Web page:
Linkage: October 9th, 2012 to October 18th, 2012

Rands In Repose: The Elegant Email
Rands on writing good email.
Escaping Captivity: Social Apes making Software in the Wild
Isaac Schlueter's talk from Node Dublin on emergent structure in NPM
Anarchism at TacoConf
Isaac Schlueter's slides from his talk on Anarchism and NodeJS at TacoConf.
Romney Proudly Explains How He’s Turned Campaign Around | The Onion – America’s Finest News Source
"The best part is, it’s really easy to lie." – Mitt Romney
Talarico Hardwoods
Looks like a great source for quarter-sawn white oak

Linkage: March 29th, 2012 to April 17th, 2012

QArt Codes
Sticking pictures in QR codes. Neat.
Marks of Civilization : The Work Itself
"One thing has not changed. Civilization still needs a reckoning to remind itself why it is worth carrying on, to continue struggling against the inevitable forces that cut us all down."
Is Sugar Toxic? –
Fascinating read on sugar.
Interview: C++–A Language for Modern Times
The language that refuses to die
Banksy on advertising
“You owe the companies nothing. Less than nothing, you especially don’t owe them any courtesy. They owe you. They have re-arranged the world to put themselves in front of you. They never asked for your permission, don’t even start asking for theirs.”

The Page Event Life Cycle

This is the first in a series of posts on browser-based development with Dojo. These were originally intended for the Bloglines team, but I thought I’d throw them out to a larger audience. I’ll try to keep the entries short, but no promises. Some things just need lots of explanation… Anyway, here’s the first and it’s on the event life cycle for a page.

When an HTML page loads (and unloads) a number of events fire allowing the application to do different things. Browsers tend to fire the following events:

fires when the page has finished loading. This includes loading any external resources referenced by the HTML, like stylesheets, script, and images, both tags and images referenced by background: rules in CSS.
fires when the user navigates away from the page. This one is provided to give your script the ability to do stuff that needs to happen when the user leaves, like save state or cleanup outstanding XHRs. This event also tends to like to terminate execution after a set amount of time, so anything you do in here has to happen fast. Your script may not run to completion, depending on how long you’re taking and which browser you’re on. I don’t recall the limits off-hand, but they do vary.

In addition, some browsers expose a method for determining when the DOM is done being constructed, but images and such have not finished loading. Firefox calls this onDOMContentLoaded and there are hacks to get it supported on other browsers. This is really handy; when you’re pulling content from edge cached locations you don’t want to wait for all those locations to answer DNS and respond before you can get on with setting up your page and responding to user events.

Now, why wait for onLoad at all before running script? Well, the DOM is in an indeterminate state beforehand. Sure, you can setup an interval and query for things, but it’s generally safer to just wait for the browser to tell you everything is ok and then go on your way.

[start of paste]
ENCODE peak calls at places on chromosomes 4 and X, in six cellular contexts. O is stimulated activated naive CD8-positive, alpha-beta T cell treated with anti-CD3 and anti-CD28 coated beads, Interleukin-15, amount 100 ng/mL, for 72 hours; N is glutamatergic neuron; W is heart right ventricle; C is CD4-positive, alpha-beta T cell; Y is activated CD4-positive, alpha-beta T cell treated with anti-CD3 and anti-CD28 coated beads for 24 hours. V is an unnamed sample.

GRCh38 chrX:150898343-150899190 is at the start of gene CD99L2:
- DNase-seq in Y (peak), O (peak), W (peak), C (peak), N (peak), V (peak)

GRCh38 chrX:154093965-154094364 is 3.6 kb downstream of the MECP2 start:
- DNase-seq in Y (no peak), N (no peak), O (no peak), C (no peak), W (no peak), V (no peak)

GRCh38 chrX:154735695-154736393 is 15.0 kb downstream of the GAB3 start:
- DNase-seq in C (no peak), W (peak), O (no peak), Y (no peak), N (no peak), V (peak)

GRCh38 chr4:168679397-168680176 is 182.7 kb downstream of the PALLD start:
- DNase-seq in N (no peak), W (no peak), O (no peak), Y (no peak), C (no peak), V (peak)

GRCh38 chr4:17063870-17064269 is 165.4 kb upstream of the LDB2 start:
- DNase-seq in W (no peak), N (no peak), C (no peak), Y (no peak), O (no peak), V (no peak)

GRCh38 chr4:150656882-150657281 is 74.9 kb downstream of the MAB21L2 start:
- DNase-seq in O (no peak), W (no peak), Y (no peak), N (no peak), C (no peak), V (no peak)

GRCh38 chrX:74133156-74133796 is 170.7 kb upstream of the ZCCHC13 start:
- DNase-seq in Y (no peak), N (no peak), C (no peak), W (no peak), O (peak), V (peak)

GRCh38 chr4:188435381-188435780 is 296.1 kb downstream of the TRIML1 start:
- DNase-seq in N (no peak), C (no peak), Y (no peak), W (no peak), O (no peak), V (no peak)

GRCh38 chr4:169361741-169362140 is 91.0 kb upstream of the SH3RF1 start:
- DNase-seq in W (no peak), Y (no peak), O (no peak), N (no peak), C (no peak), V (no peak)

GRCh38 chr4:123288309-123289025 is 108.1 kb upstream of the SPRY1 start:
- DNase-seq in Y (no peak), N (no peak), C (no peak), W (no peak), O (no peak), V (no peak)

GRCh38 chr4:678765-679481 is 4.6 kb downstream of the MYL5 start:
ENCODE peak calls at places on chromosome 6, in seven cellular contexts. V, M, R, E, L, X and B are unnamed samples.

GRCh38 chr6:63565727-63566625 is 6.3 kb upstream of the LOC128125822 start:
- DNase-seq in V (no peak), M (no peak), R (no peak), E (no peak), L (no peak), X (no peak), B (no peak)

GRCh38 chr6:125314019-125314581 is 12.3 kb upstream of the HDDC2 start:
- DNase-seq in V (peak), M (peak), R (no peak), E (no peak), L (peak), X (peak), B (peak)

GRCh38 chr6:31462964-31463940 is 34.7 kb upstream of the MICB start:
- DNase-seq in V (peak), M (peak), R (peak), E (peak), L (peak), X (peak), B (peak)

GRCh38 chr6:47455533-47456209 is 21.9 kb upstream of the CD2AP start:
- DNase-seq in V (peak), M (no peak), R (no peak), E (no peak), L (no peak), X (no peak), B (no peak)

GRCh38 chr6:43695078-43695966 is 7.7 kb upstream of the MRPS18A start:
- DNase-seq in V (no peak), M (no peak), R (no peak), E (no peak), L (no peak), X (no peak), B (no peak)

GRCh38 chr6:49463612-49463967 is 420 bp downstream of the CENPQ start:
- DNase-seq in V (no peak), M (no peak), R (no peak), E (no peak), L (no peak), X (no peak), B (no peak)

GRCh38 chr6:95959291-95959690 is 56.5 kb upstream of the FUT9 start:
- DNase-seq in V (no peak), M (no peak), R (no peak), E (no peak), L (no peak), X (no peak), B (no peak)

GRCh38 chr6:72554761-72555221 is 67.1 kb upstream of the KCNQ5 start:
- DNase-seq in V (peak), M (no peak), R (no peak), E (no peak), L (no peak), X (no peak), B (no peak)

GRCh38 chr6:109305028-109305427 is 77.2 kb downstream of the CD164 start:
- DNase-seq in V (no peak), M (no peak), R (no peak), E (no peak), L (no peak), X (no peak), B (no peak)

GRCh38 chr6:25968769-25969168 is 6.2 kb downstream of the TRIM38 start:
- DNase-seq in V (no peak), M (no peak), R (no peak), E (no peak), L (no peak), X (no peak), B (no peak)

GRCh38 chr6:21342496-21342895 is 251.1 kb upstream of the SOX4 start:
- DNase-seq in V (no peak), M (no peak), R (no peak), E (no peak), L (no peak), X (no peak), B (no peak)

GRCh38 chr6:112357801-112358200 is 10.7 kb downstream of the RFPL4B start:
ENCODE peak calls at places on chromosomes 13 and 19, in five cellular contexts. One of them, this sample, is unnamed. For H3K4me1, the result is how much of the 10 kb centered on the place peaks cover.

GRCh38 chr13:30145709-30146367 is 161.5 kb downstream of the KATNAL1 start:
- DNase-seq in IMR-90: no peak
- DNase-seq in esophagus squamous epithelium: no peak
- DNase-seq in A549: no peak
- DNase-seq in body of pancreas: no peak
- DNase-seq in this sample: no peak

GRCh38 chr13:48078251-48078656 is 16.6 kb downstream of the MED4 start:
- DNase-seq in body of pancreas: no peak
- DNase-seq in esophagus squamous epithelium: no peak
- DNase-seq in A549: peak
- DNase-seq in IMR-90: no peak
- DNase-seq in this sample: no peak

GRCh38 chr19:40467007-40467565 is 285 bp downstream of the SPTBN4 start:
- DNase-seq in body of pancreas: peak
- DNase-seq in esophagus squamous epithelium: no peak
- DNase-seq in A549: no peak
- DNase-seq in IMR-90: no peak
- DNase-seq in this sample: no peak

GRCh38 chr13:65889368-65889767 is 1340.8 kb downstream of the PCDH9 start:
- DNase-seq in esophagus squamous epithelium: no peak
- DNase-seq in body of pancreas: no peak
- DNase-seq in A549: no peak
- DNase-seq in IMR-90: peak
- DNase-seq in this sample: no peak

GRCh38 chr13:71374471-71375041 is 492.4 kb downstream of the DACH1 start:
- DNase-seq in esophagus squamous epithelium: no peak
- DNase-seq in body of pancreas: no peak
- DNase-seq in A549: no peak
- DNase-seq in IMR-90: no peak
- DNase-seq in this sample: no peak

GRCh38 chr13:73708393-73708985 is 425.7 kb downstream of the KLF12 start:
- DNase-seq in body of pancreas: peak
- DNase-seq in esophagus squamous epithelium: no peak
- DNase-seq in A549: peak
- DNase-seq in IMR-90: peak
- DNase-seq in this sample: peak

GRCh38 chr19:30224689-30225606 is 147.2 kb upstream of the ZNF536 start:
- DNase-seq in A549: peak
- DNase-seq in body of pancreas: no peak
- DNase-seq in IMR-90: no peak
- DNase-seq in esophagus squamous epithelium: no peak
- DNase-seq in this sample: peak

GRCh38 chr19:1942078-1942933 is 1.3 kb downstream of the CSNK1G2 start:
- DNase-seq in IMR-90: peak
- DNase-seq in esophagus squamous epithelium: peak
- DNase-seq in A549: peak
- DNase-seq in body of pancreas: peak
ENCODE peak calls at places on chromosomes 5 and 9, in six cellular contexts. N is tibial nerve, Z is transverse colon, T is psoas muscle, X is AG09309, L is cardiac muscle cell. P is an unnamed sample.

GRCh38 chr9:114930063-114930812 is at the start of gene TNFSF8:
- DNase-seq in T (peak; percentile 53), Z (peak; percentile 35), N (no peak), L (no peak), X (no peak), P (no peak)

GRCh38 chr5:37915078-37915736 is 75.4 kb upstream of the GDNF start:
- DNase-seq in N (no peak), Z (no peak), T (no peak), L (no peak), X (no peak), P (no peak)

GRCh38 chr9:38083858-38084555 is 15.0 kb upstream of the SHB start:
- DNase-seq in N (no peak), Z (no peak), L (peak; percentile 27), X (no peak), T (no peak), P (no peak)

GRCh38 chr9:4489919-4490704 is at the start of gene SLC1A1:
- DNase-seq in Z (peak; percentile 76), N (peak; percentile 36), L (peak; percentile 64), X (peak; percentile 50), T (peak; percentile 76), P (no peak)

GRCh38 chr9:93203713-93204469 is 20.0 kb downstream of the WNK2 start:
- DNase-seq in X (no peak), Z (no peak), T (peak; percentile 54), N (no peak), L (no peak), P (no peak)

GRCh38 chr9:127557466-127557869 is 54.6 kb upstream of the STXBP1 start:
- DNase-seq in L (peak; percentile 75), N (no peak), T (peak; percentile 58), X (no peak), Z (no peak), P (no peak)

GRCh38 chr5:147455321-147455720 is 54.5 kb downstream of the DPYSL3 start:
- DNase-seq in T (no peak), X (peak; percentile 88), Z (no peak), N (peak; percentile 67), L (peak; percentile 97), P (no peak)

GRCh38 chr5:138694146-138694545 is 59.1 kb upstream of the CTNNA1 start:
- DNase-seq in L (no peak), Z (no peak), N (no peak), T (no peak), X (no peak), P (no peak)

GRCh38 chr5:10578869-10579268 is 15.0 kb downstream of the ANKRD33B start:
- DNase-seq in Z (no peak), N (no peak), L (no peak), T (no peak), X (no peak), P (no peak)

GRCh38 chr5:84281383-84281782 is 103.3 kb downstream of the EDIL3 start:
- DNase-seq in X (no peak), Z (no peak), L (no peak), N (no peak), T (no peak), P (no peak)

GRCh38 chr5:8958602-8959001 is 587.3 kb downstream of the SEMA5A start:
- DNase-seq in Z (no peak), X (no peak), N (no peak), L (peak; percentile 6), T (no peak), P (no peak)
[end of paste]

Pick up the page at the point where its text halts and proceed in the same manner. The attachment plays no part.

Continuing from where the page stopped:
Dojo wraps up some of the hacks referenced above and exposes them as dojo.addOnLoad(). If you want something to happen when the browser is all set, just add it like this:

Definitely do not do the following:

This will whack any event handlers stuck onto onload (including Dojo’s) and nothing based on onLoad will work. A similar warning applies to onUnload. Don’t go trying to window.onunload = myAwesomeCleanupFunction. Dojo does some cleanup work in unload that we really want to keep around to keep IE from leaking like a sieve.

So, you may be wondering, what kinds of things would I want to dojo.addOnLoad()? How do I sync up all these things if there are dependencies between them? For Bloglines, we try to funnel everything init related through the main class for the page, which for /b/view is an instantiation of hooks onto Dojo’s onLoad and does a whole bunch of work in Instead of trying to hook all the independent parts of the application up to Dojo’s onLoad, we let init take care of all the lovely synchronization issues. That.. mostly works.

So with all this work going on in init, what happens to the browser? More on that and the wonderful single-threaded, message-based world of DOM development in the next installment.

Leopard is a pretty kitty (gone bad?)

I just got Leopard installed about.. 15 minutes ago and so far my favorite new thing: Safari 3. Holy crap is it fast. Bloglines beta is positively zippy, as is every other web site I’ve visited so far. It just blows the doors off Firefox on a Mac for overall browsing experience.Now if I just had Firebug for Safari3, I’d be a very very happy camper.

Update: Hit my first snag. Adobe’s Creative Suite 3 Web Premium Upgrade does not want to install. The shared components go in alright but the actual applications that I use (like Photoshop and Fireworks) all fail the install. Anyone run into this and find a work-around?

Update Update: Worked around this one by using the Migration Assistant after finishing the clean install. Photoshop works just fine now, or at least it appears to.